The radar was able to detect mesocyclones and capture information about wind and precipitation by giving off pulses of energy and catching the reflected signal. However, radar wasn’t providing all the clues that scientists were looking for.
So, they turned to computer simulations to model the physics of storms. In the 1970s, the first three-dimensional supercell simulations were created.
They helped scientists analyze the structure of the winds and the behavior of storms. As computer technology advanced, more details about supercells entered the picture. Still, the computer resolution wasn’t small enough to narrow in on the tornadoes.
Over time, radar improved as well, and researchers started chasing storms with it, along with other equipment, such as weather balloons.
But they found that the radar and weather balloons couldn’t tell whether a storm would be a tornado or not.
Now, scientists are using new tools to help them decipher why some supercells create tornadoes and others don’t. By flying drones into the storms, they are able to make more thorough observations.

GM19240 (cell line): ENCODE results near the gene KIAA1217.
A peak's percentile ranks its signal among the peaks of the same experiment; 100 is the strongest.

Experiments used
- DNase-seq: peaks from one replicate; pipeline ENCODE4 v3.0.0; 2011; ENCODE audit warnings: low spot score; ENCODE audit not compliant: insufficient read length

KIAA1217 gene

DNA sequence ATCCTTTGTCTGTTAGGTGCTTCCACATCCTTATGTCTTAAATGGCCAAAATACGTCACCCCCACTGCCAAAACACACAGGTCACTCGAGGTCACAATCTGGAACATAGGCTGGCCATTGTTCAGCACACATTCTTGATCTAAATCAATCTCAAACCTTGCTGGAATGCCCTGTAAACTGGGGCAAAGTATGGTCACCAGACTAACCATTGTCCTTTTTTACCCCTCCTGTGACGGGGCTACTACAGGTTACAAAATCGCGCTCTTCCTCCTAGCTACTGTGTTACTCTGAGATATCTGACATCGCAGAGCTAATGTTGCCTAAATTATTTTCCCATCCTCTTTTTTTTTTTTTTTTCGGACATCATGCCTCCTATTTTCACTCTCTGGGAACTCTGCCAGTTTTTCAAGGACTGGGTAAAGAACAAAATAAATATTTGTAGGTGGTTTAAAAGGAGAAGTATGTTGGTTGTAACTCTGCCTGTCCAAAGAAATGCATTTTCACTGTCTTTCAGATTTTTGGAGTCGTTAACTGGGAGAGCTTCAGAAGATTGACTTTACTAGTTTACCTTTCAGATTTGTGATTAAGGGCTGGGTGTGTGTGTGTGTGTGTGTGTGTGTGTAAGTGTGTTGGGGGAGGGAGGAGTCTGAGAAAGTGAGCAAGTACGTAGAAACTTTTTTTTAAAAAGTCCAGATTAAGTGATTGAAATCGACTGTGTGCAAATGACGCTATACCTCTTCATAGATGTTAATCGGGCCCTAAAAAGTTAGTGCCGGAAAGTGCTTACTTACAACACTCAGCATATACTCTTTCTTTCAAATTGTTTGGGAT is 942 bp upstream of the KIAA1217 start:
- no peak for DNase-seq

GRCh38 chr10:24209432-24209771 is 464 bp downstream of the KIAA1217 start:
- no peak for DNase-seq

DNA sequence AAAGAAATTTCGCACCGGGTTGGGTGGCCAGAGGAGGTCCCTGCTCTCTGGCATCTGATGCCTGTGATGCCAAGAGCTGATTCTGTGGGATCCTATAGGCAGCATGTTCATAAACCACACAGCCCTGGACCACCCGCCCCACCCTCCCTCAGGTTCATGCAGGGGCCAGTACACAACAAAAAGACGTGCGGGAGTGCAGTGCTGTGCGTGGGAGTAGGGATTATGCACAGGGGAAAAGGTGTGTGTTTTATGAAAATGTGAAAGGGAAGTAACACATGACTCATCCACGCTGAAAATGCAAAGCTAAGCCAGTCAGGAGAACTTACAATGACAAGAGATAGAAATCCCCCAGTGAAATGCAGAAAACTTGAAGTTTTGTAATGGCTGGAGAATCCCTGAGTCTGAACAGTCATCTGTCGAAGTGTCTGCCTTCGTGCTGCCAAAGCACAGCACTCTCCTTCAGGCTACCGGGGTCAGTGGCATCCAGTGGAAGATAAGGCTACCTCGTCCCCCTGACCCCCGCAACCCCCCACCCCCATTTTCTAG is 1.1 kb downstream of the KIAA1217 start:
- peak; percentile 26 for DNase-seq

Compared to cars or trucks, drones can take better measurements since they’re at higher altitudes. Additionally, they can travel across different areas of a storm, unlike weather balloons.
But scientists are still unclear about what’s happening near the ground where a tornado forms. Currently, there are a few hypotheses as to where the rotation of winds near the ground comes from.
One theory is that friction is slowing down the air that’s moving near the ground. This causes the spinning air to be turned upright when sucked into an updraft.
Other theories point to the differences in density between cool air and warm air next to each other, which produces an air current that leads to spinning. The models and observations have supported both of these ideas.
With the help of radar, computer simulations, and drones, perhaps scientists will eventually come closer to understanding the formation of a tornado.